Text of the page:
In 2001, then state senator and University of Chicago law lecturer, Barack Obama, sat down for a public radio interview. At the time, he did not anticipate a near-term run for the presidency. He spoke candidly and deliberately about how to “break free” of Constitutional constraints against redistribution to provide “economic justice.” In the course of his interview, Obama laid out the electoral strategy of cobbling together the “power coalitions” that have been the hallmark of his 2012 re-election campaign.
Politicians are said to speak the truth only by mistake. As his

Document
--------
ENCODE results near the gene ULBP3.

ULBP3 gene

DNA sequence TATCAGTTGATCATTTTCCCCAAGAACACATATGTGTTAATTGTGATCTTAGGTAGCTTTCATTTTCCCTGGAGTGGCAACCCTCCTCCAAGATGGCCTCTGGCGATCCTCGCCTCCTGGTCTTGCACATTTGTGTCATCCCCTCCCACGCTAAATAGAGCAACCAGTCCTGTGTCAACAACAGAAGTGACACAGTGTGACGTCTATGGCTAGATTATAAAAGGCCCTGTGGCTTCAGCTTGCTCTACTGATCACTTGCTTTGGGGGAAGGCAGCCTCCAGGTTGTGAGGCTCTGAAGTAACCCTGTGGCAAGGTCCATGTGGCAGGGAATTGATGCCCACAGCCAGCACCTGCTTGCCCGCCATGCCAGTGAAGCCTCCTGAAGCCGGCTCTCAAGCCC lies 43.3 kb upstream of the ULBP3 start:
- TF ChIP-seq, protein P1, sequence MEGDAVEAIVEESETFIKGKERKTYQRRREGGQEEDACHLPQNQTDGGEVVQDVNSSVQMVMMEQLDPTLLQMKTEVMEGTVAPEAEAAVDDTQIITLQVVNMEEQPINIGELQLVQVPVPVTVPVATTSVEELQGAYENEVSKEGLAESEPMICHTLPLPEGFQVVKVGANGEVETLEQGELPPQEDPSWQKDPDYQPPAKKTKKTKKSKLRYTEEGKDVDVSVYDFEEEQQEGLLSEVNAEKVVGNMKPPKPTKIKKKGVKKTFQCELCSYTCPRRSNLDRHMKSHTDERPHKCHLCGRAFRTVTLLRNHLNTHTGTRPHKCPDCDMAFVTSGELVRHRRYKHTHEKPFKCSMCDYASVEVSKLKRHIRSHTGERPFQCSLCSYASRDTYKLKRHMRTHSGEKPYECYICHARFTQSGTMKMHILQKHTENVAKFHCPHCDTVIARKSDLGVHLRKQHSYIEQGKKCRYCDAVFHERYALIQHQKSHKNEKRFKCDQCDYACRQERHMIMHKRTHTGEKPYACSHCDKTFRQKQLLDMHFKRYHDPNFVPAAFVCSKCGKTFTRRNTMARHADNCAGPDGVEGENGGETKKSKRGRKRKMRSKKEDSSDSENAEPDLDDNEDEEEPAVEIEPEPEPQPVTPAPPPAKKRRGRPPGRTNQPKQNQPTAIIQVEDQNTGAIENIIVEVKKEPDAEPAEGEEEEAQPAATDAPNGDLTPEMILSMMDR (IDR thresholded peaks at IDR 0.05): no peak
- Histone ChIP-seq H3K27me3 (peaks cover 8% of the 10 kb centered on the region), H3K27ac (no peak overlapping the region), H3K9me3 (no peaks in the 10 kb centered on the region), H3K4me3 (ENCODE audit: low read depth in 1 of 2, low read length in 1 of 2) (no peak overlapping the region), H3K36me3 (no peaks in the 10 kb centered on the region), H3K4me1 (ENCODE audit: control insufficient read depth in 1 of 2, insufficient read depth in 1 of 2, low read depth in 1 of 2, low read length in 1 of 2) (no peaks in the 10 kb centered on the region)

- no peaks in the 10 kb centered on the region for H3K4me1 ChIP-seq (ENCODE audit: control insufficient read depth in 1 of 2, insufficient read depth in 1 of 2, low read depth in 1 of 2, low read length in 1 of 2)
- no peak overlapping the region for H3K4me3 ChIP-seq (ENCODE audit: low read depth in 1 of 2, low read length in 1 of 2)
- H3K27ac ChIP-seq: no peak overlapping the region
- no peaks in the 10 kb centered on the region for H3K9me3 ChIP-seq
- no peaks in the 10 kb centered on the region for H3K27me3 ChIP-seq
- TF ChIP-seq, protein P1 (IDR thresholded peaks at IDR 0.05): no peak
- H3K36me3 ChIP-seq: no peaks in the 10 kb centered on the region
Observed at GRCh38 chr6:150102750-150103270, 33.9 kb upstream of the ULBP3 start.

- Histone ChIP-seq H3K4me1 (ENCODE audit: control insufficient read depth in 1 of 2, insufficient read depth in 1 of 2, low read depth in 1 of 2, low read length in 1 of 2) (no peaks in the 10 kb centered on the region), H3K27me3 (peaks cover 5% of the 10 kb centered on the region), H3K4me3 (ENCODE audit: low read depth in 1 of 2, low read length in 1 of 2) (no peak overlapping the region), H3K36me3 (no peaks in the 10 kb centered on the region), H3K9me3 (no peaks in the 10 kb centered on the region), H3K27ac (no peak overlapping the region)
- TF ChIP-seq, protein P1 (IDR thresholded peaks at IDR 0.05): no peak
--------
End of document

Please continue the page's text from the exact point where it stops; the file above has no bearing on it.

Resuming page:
political career took off unexpectedly, Obama subsequently hid his views
on redistribution, except in unguarded moments, such as “you didn’t
build that” or “spreading the wealth around is good.” But on that day in
2001 in a Chicago
public radio station, Obama candidly expounded his political and social
philosophy as shaped by his critical-legal studies professors at
Harvard and his experience as a community organizer in Chicago.
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